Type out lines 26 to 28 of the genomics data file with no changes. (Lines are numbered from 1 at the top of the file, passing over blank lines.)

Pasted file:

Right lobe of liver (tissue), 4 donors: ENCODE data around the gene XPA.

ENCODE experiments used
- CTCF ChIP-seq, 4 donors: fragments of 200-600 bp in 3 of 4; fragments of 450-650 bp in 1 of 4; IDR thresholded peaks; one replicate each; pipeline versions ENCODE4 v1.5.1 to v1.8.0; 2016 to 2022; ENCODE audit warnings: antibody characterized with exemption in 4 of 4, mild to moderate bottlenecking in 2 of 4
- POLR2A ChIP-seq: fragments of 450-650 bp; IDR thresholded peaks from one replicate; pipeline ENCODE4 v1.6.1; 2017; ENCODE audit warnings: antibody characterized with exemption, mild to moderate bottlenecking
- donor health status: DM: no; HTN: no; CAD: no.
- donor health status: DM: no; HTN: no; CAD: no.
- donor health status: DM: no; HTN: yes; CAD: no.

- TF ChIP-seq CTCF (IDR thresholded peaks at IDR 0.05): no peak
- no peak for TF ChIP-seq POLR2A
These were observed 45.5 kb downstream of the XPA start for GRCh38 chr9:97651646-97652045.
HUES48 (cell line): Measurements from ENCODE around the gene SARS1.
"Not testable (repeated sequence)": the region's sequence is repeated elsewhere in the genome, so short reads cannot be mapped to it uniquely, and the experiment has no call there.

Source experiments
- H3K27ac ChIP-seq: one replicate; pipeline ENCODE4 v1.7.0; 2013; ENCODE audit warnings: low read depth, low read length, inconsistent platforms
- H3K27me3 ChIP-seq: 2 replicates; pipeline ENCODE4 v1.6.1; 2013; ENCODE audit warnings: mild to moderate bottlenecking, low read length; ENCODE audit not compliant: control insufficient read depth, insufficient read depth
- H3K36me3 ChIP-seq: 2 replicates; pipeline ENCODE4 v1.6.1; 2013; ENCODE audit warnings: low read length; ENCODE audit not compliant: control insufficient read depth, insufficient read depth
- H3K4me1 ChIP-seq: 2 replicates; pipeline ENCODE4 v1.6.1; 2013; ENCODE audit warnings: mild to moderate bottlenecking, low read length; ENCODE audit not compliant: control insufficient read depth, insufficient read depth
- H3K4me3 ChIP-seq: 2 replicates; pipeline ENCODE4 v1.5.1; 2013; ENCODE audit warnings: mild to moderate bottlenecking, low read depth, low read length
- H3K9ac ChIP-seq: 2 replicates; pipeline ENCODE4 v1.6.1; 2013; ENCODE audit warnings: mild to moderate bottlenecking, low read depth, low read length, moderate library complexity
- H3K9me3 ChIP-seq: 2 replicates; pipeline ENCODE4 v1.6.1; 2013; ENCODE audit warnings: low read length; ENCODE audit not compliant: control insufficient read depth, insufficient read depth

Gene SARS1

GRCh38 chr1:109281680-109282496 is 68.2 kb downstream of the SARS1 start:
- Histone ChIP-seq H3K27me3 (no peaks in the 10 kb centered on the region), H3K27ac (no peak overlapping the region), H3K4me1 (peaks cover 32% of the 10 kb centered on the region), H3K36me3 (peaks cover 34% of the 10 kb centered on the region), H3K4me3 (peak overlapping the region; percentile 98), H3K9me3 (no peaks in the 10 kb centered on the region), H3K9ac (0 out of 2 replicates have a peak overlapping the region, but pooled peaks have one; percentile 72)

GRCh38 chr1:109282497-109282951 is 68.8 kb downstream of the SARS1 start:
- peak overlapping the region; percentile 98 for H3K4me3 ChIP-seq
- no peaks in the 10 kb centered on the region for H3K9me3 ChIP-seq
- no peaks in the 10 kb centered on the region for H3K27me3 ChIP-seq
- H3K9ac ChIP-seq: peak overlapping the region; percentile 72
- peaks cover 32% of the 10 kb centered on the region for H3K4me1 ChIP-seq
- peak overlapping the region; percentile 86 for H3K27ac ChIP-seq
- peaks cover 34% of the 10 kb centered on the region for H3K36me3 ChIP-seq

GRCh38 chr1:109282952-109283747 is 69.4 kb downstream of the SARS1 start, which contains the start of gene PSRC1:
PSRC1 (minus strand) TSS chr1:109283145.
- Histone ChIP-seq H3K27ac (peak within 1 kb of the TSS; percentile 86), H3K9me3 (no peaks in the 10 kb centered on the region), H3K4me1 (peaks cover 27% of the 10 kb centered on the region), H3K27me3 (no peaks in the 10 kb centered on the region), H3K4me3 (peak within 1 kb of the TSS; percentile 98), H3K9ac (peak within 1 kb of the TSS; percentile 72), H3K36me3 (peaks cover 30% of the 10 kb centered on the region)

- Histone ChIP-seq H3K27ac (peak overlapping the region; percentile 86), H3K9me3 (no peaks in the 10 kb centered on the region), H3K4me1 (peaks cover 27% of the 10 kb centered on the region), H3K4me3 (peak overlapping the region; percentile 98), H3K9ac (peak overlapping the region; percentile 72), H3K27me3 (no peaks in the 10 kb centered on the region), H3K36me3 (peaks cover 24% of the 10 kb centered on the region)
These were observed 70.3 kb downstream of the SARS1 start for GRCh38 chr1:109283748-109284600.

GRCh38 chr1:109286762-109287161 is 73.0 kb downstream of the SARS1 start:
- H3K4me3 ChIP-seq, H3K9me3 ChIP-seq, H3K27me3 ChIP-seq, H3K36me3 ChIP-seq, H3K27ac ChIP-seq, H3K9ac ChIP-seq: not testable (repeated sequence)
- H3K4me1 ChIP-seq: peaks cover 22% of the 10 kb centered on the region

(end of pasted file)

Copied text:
- no peaks in the 10 kb centered on the region for H3K9me3 ChIP-seq
- no peaks in the 10 kb centered on the region for H3K27me3 ChIP-seq
- H3K9ac ChIP-seq: peak overlapping the region; percentile 72